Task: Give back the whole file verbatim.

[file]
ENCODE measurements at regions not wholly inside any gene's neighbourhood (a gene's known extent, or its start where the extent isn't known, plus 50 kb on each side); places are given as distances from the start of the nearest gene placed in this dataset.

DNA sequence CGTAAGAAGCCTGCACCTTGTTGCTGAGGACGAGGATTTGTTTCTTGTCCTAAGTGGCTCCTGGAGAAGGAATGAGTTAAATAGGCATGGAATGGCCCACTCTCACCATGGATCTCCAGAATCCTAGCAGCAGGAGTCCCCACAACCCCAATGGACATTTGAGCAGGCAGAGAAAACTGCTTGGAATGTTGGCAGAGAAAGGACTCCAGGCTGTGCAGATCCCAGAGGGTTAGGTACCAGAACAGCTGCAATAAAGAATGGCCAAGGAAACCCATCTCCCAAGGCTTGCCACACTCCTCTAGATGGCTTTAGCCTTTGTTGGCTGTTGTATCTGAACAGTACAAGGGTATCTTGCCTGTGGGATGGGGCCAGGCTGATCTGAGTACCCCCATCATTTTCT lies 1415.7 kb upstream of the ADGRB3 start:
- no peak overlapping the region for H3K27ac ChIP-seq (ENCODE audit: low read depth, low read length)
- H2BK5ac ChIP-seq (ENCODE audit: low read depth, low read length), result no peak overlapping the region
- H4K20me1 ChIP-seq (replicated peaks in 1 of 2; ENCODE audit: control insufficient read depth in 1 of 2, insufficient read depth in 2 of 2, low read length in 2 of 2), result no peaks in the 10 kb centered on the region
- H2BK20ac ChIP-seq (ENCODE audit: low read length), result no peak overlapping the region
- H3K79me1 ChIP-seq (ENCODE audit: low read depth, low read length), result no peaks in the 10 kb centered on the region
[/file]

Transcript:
ENCODE measurements at regions not wholly inside any gene's neighbourhood (a gene's known extent, or its start where the extent isn't known, plus 50 kb on each side); places are given as distances from the start of the nearest gene placed in this dataset.

DNA sequence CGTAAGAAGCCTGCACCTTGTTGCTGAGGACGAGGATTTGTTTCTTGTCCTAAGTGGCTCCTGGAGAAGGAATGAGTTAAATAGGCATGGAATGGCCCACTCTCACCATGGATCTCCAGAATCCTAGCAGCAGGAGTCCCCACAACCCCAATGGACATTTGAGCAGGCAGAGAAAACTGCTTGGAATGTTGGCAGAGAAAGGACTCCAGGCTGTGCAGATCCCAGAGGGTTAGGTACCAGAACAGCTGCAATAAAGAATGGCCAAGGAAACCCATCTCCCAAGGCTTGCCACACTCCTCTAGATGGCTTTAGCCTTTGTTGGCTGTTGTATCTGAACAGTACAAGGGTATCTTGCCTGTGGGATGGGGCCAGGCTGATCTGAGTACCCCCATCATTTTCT lies 1415.7 kb upstream of the ADGRB3 start:
- no peak overlapping the region for H3K27ac ChIP-seq (ENCODE audit: low read depth, low read length)
- H2BK5ac ChIP-seq (ENCODE audit: low read depth, low read length), result no peak overlapping the region
- H4K20me1 ChIP-seq (replicated peaks in 1 of 2; ENCODE audit: control insufficient read depth in 1 of 2, insufficient read depth in 2 of 2, low read length in 2 of 2), result no peaks in the 10 kb centered on the region
- H2BK20ac ChIP-seq (ENCODE audit: low read length), result no peak overlapping the region
- H3K79me1 ChIP-seq (ENCODE audit: low read depth, low read length), result no peaks in the 10 kb centered on the region